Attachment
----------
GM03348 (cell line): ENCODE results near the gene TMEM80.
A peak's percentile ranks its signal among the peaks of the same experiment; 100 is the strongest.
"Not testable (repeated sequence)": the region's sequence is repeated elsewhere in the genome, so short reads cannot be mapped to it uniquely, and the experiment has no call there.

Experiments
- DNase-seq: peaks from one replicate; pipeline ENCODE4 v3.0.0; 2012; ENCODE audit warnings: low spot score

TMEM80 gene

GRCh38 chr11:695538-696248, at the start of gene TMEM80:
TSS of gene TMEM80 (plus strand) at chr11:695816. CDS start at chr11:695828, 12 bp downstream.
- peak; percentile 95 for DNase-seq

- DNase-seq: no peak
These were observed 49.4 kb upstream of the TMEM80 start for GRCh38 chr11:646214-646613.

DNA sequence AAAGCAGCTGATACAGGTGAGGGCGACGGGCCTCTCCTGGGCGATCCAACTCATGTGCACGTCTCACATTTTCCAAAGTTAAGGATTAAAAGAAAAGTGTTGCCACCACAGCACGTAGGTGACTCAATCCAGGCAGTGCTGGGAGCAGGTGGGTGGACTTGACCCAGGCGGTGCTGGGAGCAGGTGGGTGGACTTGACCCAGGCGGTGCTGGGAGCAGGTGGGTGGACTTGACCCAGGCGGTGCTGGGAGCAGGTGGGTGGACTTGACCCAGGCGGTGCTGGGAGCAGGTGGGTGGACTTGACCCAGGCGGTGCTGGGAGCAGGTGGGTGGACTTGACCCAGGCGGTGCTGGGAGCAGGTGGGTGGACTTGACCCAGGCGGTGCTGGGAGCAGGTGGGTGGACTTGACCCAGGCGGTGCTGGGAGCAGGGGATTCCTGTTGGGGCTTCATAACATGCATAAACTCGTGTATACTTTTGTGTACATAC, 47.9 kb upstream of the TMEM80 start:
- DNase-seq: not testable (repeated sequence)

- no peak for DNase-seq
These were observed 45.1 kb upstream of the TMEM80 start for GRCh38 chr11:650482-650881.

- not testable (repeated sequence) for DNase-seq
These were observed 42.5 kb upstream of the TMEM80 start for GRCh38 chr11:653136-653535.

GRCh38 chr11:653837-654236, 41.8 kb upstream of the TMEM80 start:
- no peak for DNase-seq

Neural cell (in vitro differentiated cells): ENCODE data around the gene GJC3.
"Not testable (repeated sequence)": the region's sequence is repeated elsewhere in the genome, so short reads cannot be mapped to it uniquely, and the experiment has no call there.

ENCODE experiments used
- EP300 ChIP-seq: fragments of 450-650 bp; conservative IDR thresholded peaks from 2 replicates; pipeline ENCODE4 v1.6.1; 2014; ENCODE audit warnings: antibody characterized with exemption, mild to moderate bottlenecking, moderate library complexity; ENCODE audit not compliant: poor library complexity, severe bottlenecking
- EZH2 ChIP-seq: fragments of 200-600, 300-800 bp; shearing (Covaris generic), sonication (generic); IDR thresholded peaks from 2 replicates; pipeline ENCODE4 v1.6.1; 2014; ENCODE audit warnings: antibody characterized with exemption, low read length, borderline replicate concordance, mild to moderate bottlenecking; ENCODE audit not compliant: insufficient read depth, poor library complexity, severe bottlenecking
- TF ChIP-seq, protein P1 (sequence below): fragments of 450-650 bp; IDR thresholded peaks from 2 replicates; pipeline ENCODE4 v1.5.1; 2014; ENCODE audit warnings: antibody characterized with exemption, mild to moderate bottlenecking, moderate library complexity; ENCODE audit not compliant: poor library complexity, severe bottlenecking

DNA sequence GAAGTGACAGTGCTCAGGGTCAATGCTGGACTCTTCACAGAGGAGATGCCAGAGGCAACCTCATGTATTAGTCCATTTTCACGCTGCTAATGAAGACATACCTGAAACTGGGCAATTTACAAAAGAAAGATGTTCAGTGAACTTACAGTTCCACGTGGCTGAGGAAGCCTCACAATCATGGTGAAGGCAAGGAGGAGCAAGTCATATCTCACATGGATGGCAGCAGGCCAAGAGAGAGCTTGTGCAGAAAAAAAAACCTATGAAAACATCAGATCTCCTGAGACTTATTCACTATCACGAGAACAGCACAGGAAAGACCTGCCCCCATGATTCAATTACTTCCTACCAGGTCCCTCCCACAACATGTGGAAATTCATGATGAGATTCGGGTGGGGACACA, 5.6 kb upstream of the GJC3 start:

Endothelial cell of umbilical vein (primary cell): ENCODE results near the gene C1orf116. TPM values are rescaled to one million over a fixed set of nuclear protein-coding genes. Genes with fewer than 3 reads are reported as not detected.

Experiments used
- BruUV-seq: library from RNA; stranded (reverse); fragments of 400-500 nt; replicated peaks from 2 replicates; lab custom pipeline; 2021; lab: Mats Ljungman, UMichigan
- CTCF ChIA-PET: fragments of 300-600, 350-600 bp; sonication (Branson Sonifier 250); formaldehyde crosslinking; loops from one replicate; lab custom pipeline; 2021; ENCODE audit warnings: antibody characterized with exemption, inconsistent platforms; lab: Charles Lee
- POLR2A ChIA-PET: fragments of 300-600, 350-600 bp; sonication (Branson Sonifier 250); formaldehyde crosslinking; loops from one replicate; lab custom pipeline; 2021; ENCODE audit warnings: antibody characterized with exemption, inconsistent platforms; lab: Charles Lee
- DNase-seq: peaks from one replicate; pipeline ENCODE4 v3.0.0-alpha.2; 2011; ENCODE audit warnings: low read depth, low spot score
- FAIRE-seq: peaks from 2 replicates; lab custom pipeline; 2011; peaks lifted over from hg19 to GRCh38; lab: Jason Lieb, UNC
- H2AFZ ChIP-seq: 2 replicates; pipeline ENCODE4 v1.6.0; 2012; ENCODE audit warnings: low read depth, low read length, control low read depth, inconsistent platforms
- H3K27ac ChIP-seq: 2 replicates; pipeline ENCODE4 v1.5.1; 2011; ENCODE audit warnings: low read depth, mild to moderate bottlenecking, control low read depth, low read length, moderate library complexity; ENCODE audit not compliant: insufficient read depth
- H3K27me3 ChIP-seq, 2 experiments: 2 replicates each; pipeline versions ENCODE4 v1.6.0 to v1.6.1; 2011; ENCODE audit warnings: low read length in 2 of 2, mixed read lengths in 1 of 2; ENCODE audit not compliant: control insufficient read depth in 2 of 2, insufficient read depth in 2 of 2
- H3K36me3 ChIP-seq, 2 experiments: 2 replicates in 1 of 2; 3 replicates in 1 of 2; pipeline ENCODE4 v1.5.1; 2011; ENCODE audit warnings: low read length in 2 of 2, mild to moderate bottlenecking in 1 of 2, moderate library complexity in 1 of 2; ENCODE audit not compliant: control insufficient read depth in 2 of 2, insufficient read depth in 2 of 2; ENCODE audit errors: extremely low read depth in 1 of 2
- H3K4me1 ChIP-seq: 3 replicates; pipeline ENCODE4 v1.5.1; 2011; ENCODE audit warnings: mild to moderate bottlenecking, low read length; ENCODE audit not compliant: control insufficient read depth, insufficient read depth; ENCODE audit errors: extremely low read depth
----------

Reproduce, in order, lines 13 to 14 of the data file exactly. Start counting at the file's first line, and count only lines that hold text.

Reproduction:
- DNase-seq: not testable (repeated sequence)

- no peak for DNase-seq